UNH Works for New Hampshire Campaign Launched

Thursday, October 18, 2012
Bookmark and Share

UNH is playing a lead role in rallying alumni, students, parents, and friends of New Hampshire’s public universities and colleges to ask the Legislature to restore state funding for higher education, which was cut nearly 50 percent last year.

Launched in September, the UNH Works for New Hampshire campaign has already reached tens of thousands of New Hampshire voters, and many are carrying its message to candidates for state office.

UNH now receives just 6 percent of its budget from the state—the lowest support per capita in the nation. If support were doubled, New Hampshire would still be last.

“This campaign is new ground for us. In fact, its scope and intensity is unprecedented for the University System—but our challenge in the Legislature also has been unprecedented,” UNH President Mark W. Huddleston said at his State of the University address on Oct. 11.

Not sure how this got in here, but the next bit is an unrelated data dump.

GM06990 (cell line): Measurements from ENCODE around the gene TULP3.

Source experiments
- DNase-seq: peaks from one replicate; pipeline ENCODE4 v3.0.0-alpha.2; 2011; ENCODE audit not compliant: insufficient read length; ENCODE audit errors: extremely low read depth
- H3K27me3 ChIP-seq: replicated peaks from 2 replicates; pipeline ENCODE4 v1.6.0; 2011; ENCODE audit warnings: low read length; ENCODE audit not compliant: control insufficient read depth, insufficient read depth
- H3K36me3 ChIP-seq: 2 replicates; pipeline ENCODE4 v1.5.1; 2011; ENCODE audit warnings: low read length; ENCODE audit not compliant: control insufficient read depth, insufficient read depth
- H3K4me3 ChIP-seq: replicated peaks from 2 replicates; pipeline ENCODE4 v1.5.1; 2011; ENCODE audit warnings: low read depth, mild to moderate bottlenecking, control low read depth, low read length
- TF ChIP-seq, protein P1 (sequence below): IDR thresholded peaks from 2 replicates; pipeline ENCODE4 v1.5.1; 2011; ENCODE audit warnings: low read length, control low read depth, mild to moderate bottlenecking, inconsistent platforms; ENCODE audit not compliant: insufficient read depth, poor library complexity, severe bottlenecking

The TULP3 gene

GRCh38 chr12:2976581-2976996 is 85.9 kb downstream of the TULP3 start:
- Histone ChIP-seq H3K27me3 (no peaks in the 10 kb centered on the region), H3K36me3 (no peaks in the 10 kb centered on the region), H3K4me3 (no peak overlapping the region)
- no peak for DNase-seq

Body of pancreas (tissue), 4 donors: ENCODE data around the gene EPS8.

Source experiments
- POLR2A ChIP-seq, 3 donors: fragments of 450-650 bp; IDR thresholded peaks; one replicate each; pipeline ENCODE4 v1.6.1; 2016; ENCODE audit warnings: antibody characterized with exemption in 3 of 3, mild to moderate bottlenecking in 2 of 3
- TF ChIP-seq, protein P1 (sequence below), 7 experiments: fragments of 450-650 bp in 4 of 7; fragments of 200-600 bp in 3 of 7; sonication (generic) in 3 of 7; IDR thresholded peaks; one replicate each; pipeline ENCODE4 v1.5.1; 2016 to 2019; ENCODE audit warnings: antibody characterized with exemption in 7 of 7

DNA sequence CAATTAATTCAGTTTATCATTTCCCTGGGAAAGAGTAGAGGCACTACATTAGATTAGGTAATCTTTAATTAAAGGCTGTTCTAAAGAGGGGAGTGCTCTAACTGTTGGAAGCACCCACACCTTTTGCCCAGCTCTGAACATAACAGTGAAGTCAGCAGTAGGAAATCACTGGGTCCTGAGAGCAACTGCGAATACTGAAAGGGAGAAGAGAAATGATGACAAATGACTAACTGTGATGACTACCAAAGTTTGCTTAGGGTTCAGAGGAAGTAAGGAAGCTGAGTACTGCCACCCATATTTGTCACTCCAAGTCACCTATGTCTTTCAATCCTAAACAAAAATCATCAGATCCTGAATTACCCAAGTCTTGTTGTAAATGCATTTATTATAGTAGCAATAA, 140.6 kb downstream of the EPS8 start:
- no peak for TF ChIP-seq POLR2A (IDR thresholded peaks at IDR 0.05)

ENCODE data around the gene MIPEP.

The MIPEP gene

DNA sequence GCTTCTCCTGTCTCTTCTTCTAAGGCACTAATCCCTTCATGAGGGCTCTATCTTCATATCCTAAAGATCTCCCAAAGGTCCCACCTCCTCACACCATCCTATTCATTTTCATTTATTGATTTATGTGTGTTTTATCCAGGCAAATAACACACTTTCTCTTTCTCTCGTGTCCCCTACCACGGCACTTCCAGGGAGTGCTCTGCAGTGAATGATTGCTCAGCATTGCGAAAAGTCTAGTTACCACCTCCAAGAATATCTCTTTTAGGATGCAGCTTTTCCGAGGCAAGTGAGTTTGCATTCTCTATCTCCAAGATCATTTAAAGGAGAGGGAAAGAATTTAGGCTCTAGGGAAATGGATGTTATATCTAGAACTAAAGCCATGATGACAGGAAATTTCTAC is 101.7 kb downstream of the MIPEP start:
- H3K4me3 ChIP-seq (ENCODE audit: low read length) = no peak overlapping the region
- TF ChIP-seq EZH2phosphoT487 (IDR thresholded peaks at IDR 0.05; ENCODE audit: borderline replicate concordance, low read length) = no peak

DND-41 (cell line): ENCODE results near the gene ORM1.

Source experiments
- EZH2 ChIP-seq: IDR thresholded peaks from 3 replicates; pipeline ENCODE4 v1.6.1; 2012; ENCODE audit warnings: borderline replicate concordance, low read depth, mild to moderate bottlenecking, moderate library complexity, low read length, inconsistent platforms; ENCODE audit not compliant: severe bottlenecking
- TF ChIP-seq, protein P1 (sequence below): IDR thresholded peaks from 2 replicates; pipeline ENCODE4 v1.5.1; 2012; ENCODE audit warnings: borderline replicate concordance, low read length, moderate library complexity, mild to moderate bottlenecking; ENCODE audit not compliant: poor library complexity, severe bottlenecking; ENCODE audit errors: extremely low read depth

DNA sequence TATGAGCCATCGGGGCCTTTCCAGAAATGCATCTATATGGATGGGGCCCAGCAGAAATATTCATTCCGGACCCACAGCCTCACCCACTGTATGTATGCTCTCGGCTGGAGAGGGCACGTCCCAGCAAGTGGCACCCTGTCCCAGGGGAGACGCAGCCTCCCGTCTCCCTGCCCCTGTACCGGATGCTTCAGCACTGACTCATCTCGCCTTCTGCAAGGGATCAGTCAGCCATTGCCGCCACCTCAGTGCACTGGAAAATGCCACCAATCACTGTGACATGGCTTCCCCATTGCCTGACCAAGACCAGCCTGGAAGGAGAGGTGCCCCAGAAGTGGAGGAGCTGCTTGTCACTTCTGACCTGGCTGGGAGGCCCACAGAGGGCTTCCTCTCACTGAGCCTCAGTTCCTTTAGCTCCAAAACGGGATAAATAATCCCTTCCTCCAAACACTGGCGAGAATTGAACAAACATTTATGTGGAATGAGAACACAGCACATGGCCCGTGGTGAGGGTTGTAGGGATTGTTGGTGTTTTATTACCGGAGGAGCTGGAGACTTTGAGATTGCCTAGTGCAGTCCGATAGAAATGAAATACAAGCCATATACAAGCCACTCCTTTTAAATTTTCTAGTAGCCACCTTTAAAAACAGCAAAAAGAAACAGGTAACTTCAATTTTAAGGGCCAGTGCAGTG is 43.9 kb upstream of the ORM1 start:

The campaign seeks to educate voters and show our state’s elected leaders that keeping UNH affordable and accessible is important not only to students and their families, but to businesses, communities and citizens across New Hampshire.

The UNH Works website offers key facts about UNH and its budget, contact information for the candidates, links to news stories and editorials around the state, and tips and addresses for writing letters to the editor. You can find UNH Works on the web at unh.edu/works, and on Facebook and Twitter.

More than 700 alumni, parents, students, and friends have also signed up to be UNH Advocates, pledging to take an active role in taking the case for restoring state support to the state’s decision-makers. The UNH Works Facebook page features updates with links to news stories, editorials, and reports that support public funding for UNH.

In a coordinated effort with the University System of New Hampshire, Keene State College, Plymouth State University, and Granite State College are also rallying their supporters through the, “Higher Education Works for New Hampshire” campaign.

Originally published by:

UNH Today